One of the first things I did after unpacking my bags at the cabin was walk the path that Eric and I cut through the woods more than a decade ago. It loops through the 2-acre lot behind the cabin, and it’s where I go when I’m stuck with my writing, when I need to take a break, when I need to think.
That first walk was a little depressing. The path was choked with two years’ worth of growth; weeds and shrubs closing around the wound. In some places it had faded into a suggestion. I had to squeeze through snarls of brush, duck pine branches and keep my eyes on the ground so I wouldn’t lose my way. This was going to be a lot of work. I didn’t go back there again for two weeks.
The path was Eric’s idea. It was a gift for his mother, who is a nature lover and a gentle soul. He wanted his mom to be able to walk through the woods and sit in the shade and gaze at the mountains. In 2003 he invited me to stay at the cabin for the summer, so I took an unpaid leave from work and drove to Colorado. Eric showed up soon after from Boulder with two chainsaws and a gas-powered wood chipper.
We spent days hacking through the underbrush. Eric did the chainsaw work, felling dead trees and cutting up the criss-crossed deadwood that littered the property while I chopped through the underbrush. We used the logs Eric cut to line the path, then covered it with a blanket of wood chips spit out by the chipper. In the spots with the best views, we built crude benches with scrap wood. Each night after we cleaned up, we built a fire in the stone circle behind the cabin and broke out the good scotch.
That summer I started writing my first awkward efforts at fiction. Every short story seemed to start with a slow walk along that path. It was a little shot of bliss every time.
Last weekend I decided it was time to clear the mess, since I’m close to finishing my half dozen “how to write fiction” books and start re-writing my novel. So early Saturday I grabbed the loppers and my new Rambo multi-tool – a squared-off machete with a sharpened hook and a saw blade on its back edge – and started hacking.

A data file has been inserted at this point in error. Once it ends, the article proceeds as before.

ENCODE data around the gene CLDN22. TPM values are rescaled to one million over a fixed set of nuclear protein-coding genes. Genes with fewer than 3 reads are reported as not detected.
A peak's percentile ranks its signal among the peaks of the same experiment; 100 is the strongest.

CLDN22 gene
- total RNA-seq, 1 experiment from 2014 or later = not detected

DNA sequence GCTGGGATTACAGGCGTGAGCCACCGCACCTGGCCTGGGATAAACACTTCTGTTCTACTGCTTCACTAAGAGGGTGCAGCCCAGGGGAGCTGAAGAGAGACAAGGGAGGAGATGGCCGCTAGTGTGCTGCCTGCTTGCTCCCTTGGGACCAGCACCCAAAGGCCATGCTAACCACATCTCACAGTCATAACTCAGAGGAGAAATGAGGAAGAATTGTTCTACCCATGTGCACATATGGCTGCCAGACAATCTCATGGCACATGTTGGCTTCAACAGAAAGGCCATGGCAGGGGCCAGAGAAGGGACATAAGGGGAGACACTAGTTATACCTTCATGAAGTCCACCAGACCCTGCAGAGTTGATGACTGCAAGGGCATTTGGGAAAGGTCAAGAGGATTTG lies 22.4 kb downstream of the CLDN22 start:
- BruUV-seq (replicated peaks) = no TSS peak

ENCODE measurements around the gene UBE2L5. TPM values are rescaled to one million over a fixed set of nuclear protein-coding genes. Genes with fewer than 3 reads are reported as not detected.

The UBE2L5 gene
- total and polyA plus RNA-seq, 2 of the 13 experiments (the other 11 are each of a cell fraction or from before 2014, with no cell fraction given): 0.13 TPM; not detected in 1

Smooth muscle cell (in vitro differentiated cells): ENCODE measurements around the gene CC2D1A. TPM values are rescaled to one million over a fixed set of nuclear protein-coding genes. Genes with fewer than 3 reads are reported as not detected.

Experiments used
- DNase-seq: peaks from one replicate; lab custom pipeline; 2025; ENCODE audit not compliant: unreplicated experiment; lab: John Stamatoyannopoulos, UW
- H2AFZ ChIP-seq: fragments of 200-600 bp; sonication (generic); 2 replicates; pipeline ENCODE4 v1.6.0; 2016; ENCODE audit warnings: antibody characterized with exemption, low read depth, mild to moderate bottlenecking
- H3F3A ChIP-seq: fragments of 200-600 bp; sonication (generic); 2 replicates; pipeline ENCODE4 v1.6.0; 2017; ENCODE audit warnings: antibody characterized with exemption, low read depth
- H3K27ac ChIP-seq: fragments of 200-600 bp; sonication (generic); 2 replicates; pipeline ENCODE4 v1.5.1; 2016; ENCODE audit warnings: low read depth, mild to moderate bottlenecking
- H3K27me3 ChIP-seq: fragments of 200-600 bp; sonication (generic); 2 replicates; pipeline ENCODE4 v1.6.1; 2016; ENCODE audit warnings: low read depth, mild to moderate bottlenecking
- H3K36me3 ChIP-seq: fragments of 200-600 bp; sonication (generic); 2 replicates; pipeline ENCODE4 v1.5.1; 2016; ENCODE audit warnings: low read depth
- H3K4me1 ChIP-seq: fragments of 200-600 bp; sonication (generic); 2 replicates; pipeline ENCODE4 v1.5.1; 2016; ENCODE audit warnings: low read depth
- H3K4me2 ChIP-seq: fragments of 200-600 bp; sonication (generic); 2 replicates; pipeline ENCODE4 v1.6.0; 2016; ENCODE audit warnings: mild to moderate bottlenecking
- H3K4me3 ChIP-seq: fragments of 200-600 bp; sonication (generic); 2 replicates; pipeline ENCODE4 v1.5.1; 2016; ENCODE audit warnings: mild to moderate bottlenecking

It’s slow, sweaty work when you’re using hand tools. But I’ve always liked dirty, hands-on work; I come from a family of amateur landscapers and I’m forever messing with my deck or my yard or some other project. Over the course of two days, the path slowly re-emerged from the tangle. And I managed to avoid lopping off a finger or a toe with the machete (which is good since I don’t have health insurance yet).
Early Sunday afternoon, I walked the path again.
It starts at the Grand Entrance (actually just some thick logs we stood on end straddling the path) and twists through a sunny patch of thick brush where the pine beetles killed all the big trees. As it approaches the back of the property, where a barbed wire fence marks the start of the national forest, the path winds through a stand of aspen trees.
I’ve always loved aspens. The white bark reminds me of the birch trees that grew around my grandparents’ cottage in northern Michigan, and when the breeze flows through them, their leaves flutter and flash like small fish and make that sound: Shhhhhhhhh. If you look long enough, you can see eyes and faces in the black scars on their trunks.
Past the aspens, the path follows a small rise into dense forest, winding beneath a canopy of pine, aspen and oak. This is my favorite spot along the path. The breeze dies here and the air smells like pine sap and decaying wood and summer grass. It’s a childhood smell for me, the smell that surrounded my brother and my cousins and me when we explored the Michigan woods on long summer days. It always calms me.
I can see a bear has been busy back here, rolling over the rotting logs that mark the path to look for bugs and grubs. There’s a big, fresh pile of bear scat at the edge of the path. (vocabulary note: ‘scat’ is a term used by hunters and outdoorsmen so they don’t have to say “Look, bear poo!”)
I’m hoping the bear and I have different walking schedules.
As the path emerges from the woods and curls back toward the cabin, the grass gets lush and soft. The sun breaks through the trees again and the cabin comes into view. It feels good to have the path clear so I can walk it again.
I walk past the fire ring, which has sprouted a tuft of weeks. Time to get some scotch and build a fire.
And time to start writing again.